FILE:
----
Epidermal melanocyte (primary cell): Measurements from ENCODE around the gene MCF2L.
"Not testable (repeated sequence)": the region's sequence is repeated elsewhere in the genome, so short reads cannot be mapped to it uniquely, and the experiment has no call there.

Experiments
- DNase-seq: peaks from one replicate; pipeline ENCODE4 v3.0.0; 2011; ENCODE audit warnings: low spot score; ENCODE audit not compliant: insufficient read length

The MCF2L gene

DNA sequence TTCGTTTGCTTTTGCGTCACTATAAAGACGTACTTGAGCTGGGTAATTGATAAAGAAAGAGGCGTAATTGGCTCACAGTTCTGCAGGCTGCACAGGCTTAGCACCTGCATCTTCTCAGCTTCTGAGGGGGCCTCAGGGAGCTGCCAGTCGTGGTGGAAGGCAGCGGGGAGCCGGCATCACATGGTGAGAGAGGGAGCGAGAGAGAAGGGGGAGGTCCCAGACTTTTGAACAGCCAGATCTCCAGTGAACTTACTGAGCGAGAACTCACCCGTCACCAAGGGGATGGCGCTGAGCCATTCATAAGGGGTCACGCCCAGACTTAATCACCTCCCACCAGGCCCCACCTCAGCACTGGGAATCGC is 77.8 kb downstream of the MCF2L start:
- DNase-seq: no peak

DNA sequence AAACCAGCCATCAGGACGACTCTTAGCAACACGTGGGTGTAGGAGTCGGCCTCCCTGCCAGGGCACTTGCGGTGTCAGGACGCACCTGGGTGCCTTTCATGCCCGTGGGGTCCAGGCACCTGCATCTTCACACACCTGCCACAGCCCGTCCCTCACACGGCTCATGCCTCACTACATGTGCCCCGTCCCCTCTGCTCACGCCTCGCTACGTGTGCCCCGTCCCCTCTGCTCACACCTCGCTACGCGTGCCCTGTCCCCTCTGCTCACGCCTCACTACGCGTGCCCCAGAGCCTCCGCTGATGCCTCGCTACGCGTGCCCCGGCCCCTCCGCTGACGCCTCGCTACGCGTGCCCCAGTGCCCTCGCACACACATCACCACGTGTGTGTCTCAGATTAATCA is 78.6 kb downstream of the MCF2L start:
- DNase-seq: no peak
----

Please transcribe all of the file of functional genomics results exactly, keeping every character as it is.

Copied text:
Epidermal melanocyte (primary cell): Measurements from ENCODE around the gene MCF2L.
"Not testable (repeated sequence)": the region's sequence is repeated elsewhere in the genome, so short reads cannot be mapped to it uniquely, and the experiment has no call there.

Experiments
- DNase-seq: peaks from one replicate; pipeline ENCODE4 v3.0.0; 2011; ENCODE audit warnings: low spot score; ENCODE audit not compliant: insufficient read length

The MCF2L gene

DNA sequence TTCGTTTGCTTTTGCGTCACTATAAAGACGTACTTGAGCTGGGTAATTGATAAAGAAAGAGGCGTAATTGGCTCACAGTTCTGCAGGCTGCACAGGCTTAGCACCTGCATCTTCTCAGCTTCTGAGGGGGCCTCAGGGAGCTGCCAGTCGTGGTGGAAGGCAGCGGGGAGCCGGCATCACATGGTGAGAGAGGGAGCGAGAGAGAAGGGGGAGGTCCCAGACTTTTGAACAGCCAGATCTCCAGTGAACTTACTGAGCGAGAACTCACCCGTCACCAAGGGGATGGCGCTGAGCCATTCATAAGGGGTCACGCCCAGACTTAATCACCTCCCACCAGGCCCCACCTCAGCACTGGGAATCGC is 77.8 kb downstream of the MCF2L start:
- DNase-seq: no peak

DNA sequence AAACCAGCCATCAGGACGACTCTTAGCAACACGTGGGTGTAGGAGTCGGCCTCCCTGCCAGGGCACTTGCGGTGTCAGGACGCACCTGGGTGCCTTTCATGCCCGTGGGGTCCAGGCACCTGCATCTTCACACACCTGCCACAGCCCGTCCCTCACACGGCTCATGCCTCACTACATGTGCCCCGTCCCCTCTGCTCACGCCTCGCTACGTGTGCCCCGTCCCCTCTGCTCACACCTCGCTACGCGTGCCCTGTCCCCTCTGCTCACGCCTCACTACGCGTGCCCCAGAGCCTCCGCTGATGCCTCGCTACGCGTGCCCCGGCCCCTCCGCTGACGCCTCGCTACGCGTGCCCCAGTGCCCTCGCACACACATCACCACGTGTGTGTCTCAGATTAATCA is 78.6 kb downstream of the MCF2L start:
- DNase-seq: no peak